Ooops! Wrong color!
You see a paint swatch and think “That color will be perfect in my bedroom.” So you buy a gallon and roll on the paint only to realize it clashes with your furniture and looks awful in evening light. Thankfully, color failures aren’t the end of the world.
I asked Christina Kittelstad of Spiral Design in Denver how to prevent and correct color mishaps. She is a color consultant and home staging expert, and works with a variety of paints and painters. Kittelstad performed a color consultation in my house last year. After I finally got around to repainting the interior this spring, her selections turned our house into a more warm, inviting and comfortable home. However, it doesn’t always go so well on the first try. Kittelstad urges people to be careful, creative and flexible when dealing with color mishaps.
Preventing Color Mishaps
Her first tip is to hire a color expert to help you find the right colors. Then test the colors with swatches and sample cans. “A successful painting project is all in the preparation,” Kittelstad comments. If you go solo, arm yourself with color ideas.
“If you are designing around a room, bring samples of fabric, carpet, artwork, inspirational magazine photos, anything that you can take to the store and more easily match to the correct paint color.”
Take home color swatches and look at them as the light changes throughout the day. Also be sure to test each color with a small sample. Before leaving the store with either a sample can or your full gallon of paint, double check your paint swatch against the spot of color on the paint can lid. If the colors don’t match, get the paint remixed.
Kittelstad suggests using a poster board or foam core test board instead of painting directly onto the wall, particularly for dark colors or glossy sheens. Then live with the color for a couple of days.
“Be sure to view the color sample in a variety of lighting at different times of day to see the true color,” she advises.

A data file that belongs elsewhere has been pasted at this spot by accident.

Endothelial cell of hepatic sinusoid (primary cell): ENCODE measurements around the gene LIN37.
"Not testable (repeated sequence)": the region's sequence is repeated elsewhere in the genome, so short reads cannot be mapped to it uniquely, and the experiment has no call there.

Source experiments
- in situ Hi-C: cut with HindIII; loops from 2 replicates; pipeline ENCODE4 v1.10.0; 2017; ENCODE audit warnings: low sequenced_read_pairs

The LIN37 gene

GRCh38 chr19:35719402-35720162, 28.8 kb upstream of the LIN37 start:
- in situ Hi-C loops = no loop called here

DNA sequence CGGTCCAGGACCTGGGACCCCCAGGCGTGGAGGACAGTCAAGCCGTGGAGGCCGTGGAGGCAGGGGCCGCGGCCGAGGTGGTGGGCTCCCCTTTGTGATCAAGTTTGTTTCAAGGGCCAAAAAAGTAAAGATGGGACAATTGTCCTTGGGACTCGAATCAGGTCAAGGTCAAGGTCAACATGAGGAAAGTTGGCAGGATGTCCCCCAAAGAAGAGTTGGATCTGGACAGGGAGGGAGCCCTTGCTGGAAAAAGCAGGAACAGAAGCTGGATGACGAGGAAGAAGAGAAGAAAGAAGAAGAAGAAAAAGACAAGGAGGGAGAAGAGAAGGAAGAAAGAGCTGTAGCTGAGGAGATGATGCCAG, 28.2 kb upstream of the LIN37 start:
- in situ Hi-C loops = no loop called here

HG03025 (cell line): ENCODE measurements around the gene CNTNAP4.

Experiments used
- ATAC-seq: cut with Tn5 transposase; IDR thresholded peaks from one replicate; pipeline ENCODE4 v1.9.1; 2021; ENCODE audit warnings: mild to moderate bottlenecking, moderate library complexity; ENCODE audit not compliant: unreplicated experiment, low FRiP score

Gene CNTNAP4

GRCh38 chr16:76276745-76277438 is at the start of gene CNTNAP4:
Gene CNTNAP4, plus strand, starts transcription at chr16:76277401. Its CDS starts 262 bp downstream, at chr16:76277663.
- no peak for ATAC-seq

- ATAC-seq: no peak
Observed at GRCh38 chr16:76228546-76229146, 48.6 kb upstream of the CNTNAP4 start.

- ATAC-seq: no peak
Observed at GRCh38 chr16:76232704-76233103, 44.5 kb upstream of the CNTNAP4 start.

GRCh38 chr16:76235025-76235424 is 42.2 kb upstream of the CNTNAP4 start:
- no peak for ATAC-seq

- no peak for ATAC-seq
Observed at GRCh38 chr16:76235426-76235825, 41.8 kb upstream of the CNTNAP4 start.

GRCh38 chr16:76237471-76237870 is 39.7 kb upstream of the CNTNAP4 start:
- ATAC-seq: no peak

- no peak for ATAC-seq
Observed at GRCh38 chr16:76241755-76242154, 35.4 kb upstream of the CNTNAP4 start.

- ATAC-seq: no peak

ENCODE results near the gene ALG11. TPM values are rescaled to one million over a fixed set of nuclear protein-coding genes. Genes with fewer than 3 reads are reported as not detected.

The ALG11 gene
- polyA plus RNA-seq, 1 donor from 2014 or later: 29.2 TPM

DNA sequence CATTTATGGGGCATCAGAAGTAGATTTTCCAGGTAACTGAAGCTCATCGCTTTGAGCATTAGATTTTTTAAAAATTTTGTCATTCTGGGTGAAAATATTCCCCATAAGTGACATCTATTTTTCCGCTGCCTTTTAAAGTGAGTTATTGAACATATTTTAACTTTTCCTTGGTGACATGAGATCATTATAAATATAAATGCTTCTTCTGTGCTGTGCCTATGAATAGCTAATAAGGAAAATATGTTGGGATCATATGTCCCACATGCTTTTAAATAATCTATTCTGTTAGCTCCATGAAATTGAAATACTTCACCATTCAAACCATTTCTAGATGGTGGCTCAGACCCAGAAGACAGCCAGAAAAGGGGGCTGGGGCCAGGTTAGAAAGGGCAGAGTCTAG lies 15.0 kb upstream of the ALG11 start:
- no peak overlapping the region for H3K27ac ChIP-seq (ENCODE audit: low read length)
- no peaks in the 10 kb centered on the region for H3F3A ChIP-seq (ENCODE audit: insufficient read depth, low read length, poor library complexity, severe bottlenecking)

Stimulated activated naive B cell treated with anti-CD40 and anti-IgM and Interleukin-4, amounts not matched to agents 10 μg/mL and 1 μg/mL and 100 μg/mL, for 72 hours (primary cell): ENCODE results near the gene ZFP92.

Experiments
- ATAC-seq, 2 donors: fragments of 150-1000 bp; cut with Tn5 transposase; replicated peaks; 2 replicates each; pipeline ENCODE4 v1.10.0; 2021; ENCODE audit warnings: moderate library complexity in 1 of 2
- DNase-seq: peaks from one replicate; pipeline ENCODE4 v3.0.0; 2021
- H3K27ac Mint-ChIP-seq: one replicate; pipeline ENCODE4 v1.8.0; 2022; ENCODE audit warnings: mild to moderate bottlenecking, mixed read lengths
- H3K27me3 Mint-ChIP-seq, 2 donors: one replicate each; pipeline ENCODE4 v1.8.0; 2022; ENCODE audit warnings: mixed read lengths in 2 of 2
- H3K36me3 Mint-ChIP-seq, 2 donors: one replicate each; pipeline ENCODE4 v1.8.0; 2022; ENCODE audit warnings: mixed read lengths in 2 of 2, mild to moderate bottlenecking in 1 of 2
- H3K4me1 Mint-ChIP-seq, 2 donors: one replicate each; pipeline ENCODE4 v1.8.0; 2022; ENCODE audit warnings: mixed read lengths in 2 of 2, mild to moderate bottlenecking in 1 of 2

Correcting Color Mishaps
If the paint still turns out wrong, you may not have to start over and buy new paint. Some stores will re-tint paint a couple of shades lighter or darker for free. “Re-tinting colors is never fool-proof but you should be able to get it close enough to fix your color mishap,” Kittelstad states.
You can paint darker colors over lighter colors without concern. To paint lighter colors over darker colors or wall treatments, you will need to start with tinted primer or use paint that includes primer. If you are especially brave and creative, Kittelstad suggests a faux treatment over the color. For example, you can lighten a dark wall with a carefully applied pattern in lighter paint.
Working with Sheen
The wrong sheen is another concern. While you cannot change the sheen of a can of paint, you can hide a glossy sheen. “If your paint job is too shiny due to a glossy sheen, consider lightly sanding or scuffing the walls first, then applying a fresh coat of the same color in a less shiny sheen such as eggshell or satin,” Kittelstad recommends.
She also offers a couple more tips for minimizing color mishaps:
“When in doubt, stay away from glossy sheens that can expose every mistake and paint thin coats rather than thick, even if it requires more time.” The main exception is trim work, where a semi-gloss sheen is easier to rid of dirt and scuff marks.
To avoid color mishaps, you might want to hire a professional to choose and apply the perfect paint color for you.
Updated April 8, 2018.
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